The conference kicked off yesterday at the Parker Hotel, Palm Springs. 300 participants from a range of backgrounds, clinicians through to computational modellers, gathered to share research achievements and discuss new areas of interest in the field of HD.
Following a series of updates from CHDI staff in preclinical biology and chemistry HD research as well as updates from the clinic, we heard a very moving talk from Astri Arnesen and Svein Olaf Olsen, regarding their personal experiences about life as members of a HD family. Astri Arnesen works at the European Huntington Association and is involved in HD outreach work, sharing her experiences.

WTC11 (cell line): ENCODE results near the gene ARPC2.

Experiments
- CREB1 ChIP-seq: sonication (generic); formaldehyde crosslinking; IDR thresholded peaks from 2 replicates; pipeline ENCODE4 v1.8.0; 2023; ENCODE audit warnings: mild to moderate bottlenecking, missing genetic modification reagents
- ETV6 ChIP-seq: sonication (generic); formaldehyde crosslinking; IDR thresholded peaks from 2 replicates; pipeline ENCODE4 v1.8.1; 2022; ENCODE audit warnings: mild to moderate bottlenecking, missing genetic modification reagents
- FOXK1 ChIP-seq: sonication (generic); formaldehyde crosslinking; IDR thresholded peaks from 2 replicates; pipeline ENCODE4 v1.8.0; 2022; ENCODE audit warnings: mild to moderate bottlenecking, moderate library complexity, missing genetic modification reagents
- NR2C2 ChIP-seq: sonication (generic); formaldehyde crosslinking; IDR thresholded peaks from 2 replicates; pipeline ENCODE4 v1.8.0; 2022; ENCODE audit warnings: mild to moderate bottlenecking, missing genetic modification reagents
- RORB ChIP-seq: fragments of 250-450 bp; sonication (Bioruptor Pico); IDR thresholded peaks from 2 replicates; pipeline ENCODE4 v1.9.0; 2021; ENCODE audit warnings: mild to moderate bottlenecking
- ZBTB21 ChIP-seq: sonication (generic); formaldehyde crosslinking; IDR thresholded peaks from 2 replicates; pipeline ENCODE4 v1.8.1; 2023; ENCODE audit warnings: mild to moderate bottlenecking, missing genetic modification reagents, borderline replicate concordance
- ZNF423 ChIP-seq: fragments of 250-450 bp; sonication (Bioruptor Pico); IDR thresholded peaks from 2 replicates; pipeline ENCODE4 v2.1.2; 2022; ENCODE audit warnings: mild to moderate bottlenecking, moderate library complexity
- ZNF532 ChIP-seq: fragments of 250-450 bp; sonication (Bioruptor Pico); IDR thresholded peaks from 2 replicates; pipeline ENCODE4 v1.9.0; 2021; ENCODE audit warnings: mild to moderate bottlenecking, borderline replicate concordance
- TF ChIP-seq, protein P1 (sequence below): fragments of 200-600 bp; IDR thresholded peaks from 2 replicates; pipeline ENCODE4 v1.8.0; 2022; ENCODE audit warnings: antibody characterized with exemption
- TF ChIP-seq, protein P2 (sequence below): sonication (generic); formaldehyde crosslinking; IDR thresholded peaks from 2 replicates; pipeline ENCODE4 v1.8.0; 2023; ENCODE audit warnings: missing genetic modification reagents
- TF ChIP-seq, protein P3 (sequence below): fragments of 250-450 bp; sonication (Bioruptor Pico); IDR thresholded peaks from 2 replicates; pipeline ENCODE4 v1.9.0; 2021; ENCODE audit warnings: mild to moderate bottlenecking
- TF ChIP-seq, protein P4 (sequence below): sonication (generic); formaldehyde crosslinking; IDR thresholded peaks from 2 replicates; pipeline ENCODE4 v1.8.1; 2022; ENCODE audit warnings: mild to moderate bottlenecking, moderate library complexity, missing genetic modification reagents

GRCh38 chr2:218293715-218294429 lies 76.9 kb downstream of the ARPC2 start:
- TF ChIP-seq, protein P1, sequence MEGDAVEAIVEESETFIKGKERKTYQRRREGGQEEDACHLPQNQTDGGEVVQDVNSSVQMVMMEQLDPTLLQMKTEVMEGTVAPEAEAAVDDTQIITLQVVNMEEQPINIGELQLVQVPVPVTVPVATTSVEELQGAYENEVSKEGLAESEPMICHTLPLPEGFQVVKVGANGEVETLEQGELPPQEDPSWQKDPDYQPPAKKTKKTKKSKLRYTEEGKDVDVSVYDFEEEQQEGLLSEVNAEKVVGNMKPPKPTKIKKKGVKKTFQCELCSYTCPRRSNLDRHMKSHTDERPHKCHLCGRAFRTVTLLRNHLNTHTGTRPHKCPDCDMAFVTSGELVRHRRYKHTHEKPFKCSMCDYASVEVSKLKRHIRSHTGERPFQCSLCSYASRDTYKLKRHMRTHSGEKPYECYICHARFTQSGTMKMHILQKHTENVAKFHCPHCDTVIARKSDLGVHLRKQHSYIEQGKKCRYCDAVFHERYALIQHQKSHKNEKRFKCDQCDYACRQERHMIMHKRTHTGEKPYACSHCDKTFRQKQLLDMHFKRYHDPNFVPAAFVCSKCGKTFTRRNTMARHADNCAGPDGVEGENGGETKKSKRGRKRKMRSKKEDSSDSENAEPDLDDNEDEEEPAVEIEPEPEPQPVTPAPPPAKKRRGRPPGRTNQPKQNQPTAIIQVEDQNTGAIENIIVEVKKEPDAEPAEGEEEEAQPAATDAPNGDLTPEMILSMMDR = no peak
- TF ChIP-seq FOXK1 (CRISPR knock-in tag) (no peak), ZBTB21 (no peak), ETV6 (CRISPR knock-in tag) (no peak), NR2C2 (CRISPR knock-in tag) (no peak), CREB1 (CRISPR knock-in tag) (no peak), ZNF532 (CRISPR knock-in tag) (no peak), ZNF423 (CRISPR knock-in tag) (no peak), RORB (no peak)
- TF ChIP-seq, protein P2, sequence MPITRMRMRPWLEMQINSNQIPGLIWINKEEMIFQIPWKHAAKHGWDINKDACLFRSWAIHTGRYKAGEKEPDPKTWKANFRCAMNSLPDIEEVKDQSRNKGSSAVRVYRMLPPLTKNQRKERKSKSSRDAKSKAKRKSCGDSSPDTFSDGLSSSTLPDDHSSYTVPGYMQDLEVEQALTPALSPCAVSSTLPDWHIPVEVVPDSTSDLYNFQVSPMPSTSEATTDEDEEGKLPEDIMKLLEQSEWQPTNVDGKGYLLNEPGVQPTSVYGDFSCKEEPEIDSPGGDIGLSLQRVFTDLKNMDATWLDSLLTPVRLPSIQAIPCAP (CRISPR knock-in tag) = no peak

I reconnected with Russell Snell, who I met at this meeting last year. Professor Snell is a neurogeneticist who runs a laboratory at the Universiy of Auckland, New Zealand. After discussing this blog and the concept of open science and how this could help move the HD field forward more quickly, Russell had some interesting suggestions as to the wider application of open science. In particular, the issue of how much science doesn’t get written up as researchers either don’t have the time or leave the lab for another position halfway through a project, to name but a few instances. If more scientists used an open notebook model, this data could be preserved, on platforms such as Zenodo, for posterity and as an excellent resource to scientists. Food for thought for now.